2. To be frank, considering the state the Christian Church is in today, and was in the past, I wouldn't trust it as a permanent arbiter of morality any more than I do the State.

      In fact, no single human institution can be trusted with that role. Institutions change, decay, break up. Any worldview that aspires to timelessness must take that into account.

      Forgive the nitpicking - I get that you are likely using the words "church" and "state" in their broadest senses (the spiritual and worldly powers), but they're a bit too loaded for my comfort.

      There is *common law*, which is neither State nor Church but rather a heuristic that lends itself quite nicely to the discovery of natural law. Being decentralized and self-evolving, it comes with built-in tolerance for human fallibility.

    3. "...I wouldn't trust it as a permanent arbiter of morality any more than I do the State."

      I understand, and can raise no objection, given the preponderance of the evidence.

      "There is *common law*, which is neither State nor Church but rather a heuristic that lends itself quite nicely to the discovery of natural law. Being decentralized and self-evolving, it comes with built-in tolerance for human fallibility."

      It doesn't teach itself; it doesn't defend itself other than over the very long term (several generations) and after tens of millions of deaths; it will not be defended by atomized individuals, only institutions. Corrupt institutions will overrun atomized individuals every time. only an independent institution can stand in the way of a corrupt institution.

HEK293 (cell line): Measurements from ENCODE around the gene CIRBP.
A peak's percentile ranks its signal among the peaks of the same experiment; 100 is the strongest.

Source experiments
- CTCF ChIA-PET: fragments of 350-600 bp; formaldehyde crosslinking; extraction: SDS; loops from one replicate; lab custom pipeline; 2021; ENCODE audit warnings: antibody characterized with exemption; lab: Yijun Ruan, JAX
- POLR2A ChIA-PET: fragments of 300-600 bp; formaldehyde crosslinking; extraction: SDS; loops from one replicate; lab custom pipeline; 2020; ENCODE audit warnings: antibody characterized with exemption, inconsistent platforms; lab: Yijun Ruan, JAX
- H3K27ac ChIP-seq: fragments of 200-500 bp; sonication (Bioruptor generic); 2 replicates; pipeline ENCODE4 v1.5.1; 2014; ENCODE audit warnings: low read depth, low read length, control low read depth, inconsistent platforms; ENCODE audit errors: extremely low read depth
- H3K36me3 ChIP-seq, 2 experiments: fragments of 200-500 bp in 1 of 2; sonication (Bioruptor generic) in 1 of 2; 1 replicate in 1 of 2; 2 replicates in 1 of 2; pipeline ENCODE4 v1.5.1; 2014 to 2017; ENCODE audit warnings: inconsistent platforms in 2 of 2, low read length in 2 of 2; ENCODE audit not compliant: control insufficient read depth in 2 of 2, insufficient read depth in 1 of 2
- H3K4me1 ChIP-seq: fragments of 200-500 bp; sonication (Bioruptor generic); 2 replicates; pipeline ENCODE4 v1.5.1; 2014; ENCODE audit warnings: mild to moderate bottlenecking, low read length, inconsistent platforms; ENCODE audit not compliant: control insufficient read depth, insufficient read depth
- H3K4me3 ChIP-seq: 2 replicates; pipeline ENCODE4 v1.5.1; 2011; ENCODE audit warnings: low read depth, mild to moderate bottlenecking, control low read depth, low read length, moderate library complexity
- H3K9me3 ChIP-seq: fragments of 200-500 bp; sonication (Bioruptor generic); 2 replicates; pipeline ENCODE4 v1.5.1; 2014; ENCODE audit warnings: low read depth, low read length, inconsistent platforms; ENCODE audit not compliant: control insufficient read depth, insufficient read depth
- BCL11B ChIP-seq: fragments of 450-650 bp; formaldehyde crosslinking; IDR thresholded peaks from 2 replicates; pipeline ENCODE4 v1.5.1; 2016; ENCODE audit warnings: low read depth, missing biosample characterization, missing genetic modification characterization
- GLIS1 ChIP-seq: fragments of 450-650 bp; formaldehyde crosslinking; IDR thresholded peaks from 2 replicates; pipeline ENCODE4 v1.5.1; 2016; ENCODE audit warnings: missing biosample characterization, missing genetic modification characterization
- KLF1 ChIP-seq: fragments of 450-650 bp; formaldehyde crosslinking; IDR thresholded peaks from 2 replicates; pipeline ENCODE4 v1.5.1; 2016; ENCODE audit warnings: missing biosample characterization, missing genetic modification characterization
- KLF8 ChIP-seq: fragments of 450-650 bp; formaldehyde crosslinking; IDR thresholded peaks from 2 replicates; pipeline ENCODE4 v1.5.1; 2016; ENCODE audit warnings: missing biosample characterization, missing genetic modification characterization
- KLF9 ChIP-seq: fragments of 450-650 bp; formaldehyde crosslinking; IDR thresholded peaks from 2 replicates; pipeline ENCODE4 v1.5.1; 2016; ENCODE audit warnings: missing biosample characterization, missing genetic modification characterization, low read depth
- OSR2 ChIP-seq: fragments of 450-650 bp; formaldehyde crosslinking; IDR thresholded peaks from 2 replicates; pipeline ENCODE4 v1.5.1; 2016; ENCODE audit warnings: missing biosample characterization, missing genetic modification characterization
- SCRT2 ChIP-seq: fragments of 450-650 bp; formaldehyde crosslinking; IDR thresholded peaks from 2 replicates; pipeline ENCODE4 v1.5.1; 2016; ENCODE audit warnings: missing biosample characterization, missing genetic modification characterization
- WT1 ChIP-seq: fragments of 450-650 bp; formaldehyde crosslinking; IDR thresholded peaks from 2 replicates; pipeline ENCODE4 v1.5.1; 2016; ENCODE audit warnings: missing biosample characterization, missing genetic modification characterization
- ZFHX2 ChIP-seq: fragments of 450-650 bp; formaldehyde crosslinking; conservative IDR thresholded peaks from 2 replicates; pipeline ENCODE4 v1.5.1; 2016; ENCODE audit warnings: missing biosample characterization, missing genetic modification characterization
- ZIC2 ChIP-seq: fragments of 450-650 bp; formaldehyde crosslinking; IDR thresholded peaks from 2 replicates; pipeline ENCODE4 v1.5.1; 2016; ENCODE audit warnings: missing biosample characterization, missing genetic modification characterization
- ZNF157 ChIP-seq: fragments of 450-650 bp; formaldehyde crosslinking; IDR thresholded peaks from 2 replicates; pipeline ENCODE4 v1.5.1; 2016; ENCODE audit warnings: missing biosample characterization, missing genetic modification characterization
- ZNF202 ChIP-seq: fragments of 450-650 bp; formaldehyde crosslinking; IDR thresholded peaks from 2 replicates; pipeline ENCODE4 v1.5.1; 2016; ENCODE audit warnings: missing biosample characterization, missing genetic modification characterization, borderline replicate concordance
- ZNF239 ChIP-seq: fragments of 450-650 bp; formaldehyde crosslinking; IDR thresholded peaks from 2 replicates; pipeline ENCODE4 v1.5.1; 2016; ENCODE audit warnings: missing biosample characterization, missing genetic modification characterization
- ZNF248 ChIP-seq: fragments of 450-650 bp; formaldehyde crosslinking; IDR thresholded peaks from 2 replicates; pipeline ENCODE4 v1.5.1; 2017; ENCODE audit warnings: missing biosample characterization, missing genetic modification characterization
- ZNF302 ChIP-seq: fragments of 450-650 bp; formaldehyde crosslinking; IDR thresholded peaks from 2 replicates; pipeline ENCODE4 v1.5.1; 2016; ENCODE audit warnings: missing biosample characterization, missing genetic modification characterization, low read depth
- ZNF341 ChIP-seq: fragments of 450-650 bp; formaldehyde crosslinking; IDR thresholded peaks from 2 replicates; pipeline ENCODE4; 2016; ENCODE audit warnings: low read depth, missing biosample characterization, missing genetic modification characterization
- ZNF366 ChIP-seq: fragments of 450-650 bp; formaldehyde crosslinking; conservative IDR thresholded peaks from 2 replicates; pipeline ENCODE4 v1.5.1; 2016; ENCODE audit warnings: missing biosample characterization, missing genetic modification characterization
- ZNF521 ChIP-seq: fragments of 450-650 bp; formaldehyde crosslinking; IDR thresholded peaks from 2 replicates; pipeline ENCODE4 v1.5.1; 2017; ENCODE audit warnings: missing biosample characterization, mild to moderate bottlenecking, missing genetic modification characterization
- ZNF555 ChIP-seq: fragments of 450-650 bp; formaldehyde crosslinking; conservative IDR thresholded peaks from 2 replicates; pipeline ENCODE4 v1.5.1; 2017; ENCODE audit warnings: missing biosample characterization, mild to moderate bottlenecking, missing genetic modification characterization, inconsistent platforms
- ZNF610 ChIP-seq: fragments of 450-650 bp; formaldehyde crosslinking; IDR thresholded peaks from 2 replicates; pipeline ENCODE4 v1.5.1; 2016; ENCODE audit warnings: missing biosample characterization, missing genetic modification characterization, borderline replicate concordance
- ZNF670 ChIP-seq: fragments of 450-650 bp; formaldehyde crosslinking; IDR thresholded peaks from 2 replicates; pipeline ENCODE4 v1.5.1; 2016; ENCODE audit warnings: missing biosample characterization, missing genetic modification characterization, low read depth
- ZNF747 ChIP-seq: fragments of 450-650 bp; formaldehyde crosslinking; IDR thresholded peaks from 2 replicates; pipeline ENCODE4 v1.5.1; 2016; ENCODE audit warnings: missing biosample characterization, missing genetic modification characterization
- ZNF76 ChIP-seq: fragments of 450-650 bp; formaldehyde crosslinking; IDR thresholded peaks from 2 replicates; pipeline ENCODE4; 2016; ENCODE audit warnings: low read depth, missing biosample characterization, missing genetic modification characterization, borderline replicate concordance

The sad truth, given the reality of the failings of today's churches, is that no other institution has the charter to defend natural law or to be a check on state power (with an actual history of having done both). It will often fail, as men are fallen and imperfect beings.

      But what other institution is better designed to play such a role? I know of none (the next alternative would be universities, but without a belief and grounding in something transcendent, these have no foundation on which to mount a defense).

      Do you have an alternate institution in mind besides the church?

    4. I don't quite agree that a society requires a specific institution to enforce and perpetuate the tenets of common law. A number of institutions (in the sense of "coherent group with a lineage and specific purpose") would have to be involved, and their character would inevitably change over time.